Under my Skin, the first volume of Doris Lessing's account of her own life, has already established itself as one of the great modern autobiographies. Walking in the Shade covers the years 1949 to 1962, from Lessing's arrival in London with her son, Peter, and the manuscript of her first novel, The Grass Is Singing, under her arm to the publication of her most famous work of fiction, The Golden Notebook.
Having left behind her childhood home in Africa, the thirty-year-old Lessing enters a drab, poor, bomb-damaged, war-weary London to begin a new chapter in her life. This was the period of the Cold War, a poisonously political time, but Doris Lessing reminds us - in perhaps the book's most striking achievement - of what has been forgotten: that it was a time also of idealism and hope, of a sense of personal responsibility for the world, and of generosity of the imagination. She describes how communism dominated the intellectual life of the 1950s - it is hard now to appreciate how much - and how she, like nearly all communists, became disillusioned with extreme and rhetorical politics and left communism behind.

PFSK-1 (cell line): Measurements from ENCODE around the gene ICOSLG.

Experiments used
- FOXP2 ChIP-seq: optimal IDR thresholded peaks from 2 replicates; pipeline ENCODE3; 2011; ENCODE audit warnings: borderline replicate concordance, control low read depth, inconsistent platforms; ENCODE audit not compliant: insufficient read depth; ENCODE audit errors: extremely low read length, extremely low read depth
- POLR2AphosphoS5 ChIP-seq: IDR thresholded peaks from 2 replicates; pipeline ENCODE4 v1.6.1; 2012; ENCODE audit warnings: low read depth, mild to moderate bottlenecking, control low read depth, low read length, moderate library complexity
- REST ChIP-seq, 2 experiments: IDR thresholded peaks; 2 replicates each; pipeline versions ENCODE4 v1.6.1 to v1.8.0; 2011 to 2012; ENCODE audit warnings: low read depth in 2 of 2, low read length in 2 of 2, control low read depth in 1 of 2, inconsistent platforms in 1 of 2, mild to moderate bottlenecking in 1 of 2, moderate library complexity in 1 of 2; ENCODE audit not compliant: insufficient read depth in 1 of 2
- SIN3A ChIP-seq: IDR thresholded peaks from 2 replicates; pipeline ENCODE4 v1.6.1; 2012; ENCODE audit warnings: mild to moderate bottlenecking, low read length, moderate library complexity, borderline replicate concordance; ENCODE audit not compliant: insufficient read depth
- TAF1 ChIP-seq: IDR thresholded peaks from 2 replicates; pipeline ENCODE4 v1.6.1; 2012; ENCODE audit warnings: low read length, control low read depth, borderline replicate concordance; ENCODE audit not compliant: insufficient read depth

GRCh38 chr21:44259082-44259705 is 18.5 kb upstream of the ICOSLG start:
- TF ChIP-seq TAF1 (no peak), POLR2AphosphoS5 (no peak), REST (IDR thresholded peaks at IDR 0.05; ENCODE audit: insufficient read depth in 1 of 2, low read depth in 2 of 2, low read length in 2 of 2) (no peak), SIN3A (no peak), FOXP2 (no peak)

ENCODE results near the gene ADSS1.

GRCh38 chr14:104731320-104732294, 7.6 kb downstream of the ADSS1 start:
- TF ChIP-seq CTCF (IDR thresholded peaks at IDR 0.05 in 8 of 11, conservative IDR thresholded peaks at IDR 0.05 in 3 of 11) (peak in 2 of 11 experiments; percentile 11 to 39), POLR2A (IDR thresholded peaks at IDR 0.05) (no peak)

Walking in the Shade also evokes the bohemian days of a young writer and single mother in 1950s London: her early success as one of the new hopeful postwar writers whose novels and short stories received critical acclaim both in Britain and abroad; her work in the theater where she befriended Kenneth Tynan, John Osborne, Lindsay Anderson, Tony Richardson, and Arnold Wesker; her political activities through which she met such opinion makers of the time as E.P. Thompson, Bertrand Russell, and Henry Kissinger; and her romantic liaisons with men on the left.
Walking in the Shade ends in the winter of 1962-63. By this time, London - indeed Britain and all of Europe - had been rebuilt from ruins and poverty to newness and plenty. To the author it seemed that her life correspondingly climbed up from difficulty and dark.
Full of Lessing's strong and exceedingly direct thinking about love, money, politics, and people, Walking in the Shade re-creates the chaotic way we all experience our lives, and the fragmentary nature of memory. It is an invaluable social history as well as Doris Lessing's Sentimental Education.